Every genre of gaming has its strengths and weakness. We all know this. Yet, some tend to be more in the spotlight than others. Japanese RPGs are one of these superstars of gaming. Over the years, JRPGs have developed a bit of an infamous reputation. While I can’t change that perception, at the very least I can show you a few games that may pique your interest.
When deciding which games to recommend, there were a few key factors to consider. What aspects of a JRPG are the most frustrating for people new to the genre? I’ve narrowed it down to a few points:
- Cliche stories and tropes: Many JRPGs are guilty of having a checklist of tropes that only serve to annoy the player. Forget meaningful writing, we need more one-dimensional characters and summer hot springs DLC.
- Random encounters: Another huge problem with old JRPGs (and some modern ones) is the constant interruption of gameplay flow.
- Grinding: It’s frustrating to spend hours leveling up when you can’t defeat an enemy. These roadblocks are evidence of poor game design rather than actually testing the skill of the player.
Now that we’ve established the criteria, let’s walk through each game that you should play if JRPGs aren’t your thing. At the very least, there will be one game you can take away from this list that will make you appreciate the genre a little more.
1. Chrono Trigger (1995)
We’re starting with an entry that itself is a cliche choice, but for good reason. Chrono Trigger is still one of the greatest creative risks taken by SquareSoft. It takes RPGs in a bold new direction that focuses on breaking down tired old concepts. The characters are well-written and all of them bring a unique personality to the table. The time-travel aspects of the plot are mostly sensible and easy to follow. Chrono Trigger sheds most of the JRPG fat to provide you with a healthy, lean video game. There are no random encounters, grinding is unnecessary and the story is different in a good way.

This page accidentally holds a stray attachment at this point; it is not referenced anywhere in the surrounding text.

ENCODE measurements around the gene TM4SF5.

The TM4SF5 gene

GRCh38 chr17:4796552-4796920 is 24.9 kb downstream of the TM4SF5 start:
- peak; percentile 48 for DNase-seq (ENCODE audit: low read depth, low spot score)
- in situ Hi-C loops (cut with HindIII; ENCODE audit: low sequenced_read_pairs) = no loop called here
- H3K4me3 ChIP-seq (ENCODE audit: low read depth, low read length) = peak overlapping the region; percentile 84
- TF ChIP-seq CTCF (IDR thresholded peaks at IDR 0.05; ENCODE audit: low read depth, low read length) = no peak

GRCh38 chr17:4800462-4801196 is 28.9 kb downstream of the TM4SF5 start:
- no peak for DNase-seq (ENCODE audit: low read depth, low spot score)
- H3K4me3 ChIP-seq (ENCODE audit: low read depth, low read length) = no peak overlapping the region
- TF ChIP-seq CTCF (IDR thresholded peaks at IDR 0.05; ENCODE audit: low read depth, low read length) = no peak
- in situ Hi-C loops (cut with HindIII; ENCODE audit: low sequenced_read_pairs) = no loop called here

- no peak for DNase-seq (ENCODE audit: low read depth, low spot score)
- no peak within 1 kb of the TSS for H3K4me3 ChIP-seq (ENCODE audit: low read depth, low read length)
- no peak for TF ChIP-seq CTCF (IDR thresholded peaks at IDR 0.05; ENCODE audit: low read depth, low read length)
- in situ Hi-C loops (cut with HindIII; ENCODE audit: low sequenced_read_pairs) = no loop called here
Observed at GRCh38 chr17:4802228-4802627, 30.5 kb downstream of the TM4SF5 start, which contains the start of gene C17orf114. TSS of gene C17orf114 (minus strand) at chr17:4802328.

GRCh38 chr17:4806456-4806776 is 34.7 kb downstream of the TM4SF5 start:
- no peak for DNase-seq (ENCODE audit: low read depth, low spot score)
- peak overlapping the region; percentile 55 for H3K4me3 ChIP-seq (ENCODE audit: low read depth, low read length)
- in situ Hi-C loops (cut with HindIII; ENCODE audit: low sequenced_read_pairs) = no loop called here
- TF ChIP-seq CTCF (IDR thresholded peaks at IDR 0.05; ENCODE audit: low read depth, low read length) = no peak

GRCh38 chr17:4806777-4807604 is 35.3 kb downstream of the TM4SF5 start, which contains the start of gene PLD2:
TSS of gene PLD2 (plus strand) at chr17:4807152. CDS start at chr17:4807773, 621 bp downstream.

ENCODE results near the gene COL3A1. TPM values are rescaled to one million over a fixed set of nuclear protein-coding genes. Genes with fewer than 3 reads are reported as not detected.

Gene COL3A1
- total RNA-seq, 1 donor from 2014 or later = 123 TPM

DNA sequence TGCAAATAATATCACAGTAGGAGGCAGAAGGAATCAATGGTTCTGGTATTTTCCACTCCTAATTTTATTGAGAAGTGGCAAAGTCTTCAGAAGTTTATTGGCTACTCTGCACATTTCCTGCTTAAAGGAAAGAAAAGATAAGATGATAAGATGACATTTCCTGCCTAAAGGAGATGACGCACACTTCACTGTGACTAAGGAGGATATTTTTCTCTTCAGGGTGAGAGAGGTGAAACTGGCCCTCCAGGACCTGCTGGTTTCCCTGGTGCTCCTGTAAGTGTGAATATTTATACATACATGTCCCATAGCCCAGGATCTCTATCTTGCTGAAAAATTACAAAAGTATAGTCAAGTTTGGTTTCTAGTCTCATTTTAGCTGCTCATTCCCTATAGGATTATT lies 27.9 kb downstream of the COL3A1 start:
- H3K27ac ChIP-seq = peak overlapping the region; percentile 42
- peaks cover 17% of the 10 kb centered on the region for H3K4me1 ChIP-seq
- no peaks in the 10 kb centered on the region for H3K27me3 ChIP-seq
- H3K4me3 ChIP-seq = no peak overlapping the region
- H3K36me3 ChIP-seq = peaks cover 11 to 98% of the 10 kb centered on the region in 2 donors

The combat system is the best iteration of turn-based combat thanks to one game changer: dual/triple techniques. One of the greatest spectacles of Chrono Trigger is when your party members combine their attacks to create new techniques. The most iconic is X-Strike by Chrono and Frog. The two swordsmen slice their opponent at the same time for massive damage while looking badass. Large-scale team attacks were something even Final Fantasy didn’t offer at the time. There isn’t much left to say about this game. Chrono Trigger has stood tall throughout time and continues to be the standard for all JRPGs.
Note: The Steam version had a rough start, but new updates make it worth playing. Don’t play the PS1 version on the PS3 store as it has long loading times.
2. Final Fantasy Tactics (1997)
If you’re someone who couldn’t get into Final Fantasy no matter what, then I’ve got the solution. Final Fantasy Tactics is a strategy-RPG for the original PlayStation by game designer Yasumi Matsuno. He’s known more recently for Final Fantasy XII, but his method of storytelling really comes through in Final Fantasy Tactics.
This game is unlike any other product with the Final Fantasy name attached. It tells a stirring and emotional tale of war, friendship and betrayal. Characters act like real people with selfish motivations and beliefs. The main character, Ramza, is one of the most relatable JRPG characters you’ll find. Some plot elements reek of Final Fantasy, but that doesn’t take away from the intense theme of war. Gameplay revolves around an in-depth job system that few RPGs can match. You have complete freedom to customize your band of warriors in any way you wish. Want to make the main character an arithmetician? Go ahead. A team full of dancers and bards to your liking? No problem.